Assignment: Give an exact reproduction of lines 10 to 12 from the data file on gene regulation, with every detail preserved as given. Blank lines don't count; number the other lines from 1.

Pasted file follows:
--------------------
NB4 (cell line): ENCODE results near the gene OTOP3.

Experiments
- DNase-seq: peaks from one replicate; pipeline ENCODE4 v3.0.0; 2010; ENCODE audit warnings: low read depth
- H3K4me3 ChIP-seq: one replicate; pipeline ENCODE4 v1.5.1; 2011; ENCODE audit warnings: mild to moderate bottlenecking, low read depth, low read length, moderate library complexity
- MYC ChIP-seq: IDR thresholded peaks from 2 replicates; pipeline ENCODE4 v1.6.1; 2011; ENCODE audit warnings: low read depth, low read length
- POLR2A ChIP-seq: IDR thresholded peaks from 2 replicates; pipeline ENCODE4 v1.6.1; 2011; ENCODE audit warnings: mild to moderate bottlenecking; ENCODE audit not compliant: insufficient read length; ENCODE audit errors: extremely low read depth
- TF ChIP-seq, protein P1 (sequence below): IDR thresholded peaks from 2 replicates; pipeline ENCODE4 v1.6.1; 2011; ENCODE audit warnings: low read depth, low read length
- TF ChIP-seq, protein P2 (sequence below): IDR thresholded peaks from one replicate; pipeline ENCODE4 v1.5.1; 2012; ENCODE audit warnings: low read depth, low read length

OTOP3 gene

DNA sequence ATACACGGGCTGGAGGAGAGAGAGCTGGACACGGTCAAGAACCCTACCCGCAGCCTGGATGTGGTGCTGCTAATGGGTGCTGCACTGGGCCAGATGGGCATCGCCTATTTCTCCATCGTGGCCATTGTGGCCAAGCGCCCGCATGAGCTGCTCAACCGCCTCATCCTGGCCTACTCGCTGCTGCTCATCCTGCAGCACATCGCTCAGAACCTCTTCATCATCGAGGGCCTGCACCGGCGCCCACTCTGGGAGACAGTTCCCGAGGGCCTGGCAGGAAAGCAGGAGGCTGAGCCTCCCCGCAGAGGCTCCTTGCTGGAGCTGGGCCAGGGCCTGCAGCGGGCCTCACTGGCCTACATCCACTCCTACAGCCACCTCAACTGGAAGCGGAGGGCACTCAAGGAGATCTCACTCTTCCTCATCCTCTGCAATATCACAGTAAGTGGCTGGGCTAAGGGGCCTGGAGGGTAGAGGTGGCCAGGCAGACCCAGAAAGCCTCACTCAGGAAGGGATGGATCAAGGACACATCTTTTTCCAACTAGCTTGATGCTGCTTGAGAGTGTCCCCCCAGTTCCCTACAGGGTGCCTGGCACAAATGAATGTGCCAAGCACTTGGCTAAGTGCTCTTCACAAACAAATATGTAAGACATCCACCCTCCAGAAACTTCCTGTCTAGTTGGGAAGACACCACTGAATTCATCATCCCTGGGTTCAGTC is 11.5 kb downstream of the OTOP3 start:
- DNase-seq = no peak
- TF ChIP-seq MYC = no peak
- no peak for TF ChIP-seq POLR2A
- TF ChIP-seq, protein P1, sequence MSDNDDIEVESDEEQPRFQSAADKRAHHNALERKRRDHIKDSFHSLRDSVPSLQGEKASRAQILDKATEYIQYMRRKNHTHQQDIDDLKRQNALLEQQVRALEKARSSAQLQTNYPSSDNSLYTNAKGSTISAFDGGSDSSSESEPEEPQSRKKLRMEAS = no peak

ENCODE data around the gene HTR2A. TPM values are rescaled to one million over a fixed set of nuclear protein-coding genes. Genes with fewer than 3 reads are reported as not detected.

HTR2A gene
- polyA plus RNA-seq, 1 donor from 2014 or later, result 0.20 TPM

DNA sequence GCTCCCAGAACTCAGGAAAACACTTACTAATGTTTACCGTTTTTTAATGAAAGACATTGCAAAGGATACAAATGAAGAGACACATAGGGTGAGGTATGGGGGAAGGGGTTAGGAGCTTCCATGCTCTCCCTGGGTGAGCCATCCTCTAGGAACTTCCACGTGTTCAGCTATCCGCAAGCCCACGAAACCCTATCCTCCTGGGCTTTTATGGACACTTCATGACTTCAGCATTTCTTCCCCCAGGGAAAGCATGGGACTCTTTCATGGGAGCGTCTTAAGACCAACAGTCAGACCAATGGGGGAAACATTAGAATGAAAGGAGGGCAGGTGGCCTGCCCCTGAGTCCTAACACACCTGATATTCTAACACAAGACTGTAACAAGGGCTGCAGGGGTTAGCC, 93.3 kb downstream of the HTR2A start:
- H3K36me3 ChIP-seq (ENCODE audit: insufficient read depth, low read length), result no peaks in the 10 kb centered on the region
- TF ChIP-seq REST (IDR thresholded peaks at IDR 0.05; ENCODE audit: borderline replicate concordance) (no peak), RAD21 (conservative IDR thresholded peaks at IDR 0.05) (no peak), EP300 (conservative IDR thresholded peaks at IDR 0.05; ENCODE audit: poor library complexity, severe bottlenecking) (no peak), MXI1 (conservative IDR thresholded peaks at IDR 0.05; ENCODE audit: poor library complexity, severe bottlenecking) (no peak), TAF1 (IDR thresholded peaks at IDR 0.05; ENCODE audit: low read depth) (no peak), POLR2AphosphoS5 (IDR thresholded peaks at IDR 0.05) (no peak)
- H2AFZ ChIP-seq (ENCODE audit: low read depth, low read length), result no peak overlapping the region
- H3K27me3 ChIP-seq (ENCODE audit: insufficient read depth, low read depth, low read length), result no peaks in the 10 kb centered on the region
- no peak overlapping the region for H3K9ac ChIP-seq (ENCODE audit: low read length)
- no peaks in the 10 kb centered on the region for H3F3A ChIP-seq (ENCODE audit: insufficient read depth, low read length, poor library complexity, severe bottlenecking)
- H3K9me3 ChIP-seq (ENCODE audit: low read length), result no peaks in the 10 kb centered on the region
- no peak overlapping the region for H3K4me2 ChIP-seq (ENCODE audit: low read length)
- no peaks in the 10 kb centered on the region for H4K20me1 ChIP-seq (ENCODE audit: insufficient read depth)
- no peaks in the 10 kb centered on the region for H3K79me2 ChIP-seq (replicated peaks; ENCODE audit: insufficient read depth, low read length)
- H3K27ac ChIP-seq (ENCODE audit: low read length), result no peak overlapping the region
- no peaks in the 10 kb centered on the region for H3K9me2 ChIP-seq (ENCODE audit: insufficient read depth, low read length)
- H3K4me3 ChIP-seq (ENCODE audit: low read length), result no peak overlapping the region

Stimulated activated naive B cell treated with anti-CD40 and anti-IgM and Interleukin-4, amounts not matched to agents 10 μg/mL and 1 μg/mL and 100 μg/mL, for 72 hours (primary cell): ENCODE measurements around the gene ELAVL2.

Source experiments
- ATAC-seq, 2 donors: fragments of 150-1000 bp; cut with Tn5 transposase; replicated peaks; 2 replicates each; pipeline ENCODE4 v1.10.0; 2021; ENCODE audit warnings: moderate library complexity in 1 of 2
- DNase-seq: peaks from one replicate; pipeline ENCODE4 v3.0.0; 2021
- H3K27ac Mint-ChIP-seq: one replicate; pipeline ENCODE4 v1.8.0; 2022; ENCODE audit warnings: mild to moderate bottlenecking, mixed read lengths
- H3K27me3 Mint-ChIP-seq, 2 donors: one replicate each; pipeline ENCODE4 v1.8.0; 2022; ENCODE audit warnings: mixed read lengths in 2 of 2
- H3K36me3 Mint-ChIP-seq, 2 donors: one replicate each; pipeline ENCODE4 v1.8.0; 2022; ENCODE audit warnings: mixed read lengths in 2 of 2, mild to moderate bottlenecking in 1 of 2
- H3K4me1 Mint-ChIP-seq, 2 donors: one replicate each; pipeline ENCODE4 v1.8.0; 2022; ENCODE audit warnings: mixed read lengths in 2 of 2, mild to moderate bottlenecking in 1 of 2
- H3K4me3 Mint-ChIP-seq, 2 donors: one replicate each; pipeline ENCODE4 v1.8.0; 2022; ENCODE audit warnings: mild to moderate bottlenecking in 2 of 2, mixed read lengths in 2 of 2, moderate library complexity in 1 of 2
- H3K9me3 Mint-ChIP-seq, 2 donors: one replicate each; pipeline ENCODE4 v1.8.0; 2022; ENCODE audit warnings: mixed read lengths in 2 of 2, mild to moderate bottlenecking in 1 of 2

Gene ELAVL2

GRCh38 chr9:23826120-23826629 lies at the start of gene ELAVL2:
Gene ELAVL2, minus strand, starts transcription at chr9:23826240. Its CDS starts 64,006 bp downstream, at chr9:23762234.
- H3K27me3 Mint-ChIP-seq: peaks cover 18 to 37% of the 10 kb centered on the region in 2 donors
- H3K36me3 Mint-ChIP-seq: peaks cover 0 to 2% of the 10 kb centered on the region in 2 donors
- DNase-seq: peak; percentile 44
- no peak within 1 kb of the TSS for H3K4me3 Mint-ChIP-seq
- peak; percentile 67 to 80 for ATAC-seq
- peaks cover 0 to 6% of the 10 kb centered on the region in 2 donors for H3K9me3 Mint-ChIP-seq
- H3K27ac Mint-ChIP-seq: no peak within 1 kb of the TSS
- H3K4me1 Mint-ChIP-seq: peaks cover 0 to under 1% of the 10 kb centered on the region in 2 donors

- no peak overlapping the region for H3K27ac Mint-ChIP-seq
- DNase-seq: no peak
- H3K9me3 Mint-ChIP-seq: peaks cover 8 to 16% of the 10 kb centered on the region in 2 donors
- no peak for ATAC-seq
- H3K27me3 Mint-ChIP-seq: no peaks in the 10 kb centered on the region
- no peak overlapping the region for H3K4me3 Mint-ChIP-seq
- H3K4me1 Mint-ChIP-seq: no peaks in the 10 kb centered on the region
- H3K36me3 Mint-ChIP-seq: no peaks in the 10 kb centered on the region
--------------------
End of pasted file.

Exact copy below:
DNA sequence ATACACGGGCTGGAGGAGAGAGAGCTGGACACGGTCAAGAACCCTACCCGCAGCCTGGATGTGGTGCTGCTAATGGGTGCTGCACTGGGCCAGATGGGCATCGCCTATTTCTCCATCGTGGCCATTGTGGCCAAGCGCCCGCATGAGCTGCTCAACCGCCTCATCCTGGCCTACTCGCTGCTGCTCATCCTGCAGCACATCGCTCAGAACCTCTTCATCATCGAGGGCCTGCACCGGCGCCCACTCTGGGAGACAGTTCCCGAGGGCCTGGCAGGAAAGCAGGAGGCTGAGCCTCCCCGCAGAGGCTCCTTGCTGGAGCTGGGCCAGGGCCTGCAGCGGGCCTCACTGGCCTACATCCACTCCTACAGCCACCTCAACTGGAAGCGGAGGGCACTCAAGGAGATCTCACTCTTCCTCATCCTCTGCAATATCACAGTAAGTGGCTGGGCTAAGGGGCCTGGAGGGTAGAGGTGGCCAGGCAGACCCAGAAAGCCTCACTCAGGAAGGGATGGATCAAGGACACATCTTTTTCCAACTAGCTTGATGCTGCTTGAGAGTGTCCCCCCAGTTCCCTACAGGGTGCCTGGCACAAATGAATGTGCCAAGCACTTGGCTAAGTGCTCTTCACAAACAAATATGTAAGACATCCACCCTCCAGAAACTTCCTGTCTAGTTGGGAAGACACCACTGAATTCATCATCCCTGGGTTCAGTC is 11.5 kb downstream of the OTOP3 start:
- DNase-seq = no peak
- TF ChIP-seq MYC = no peak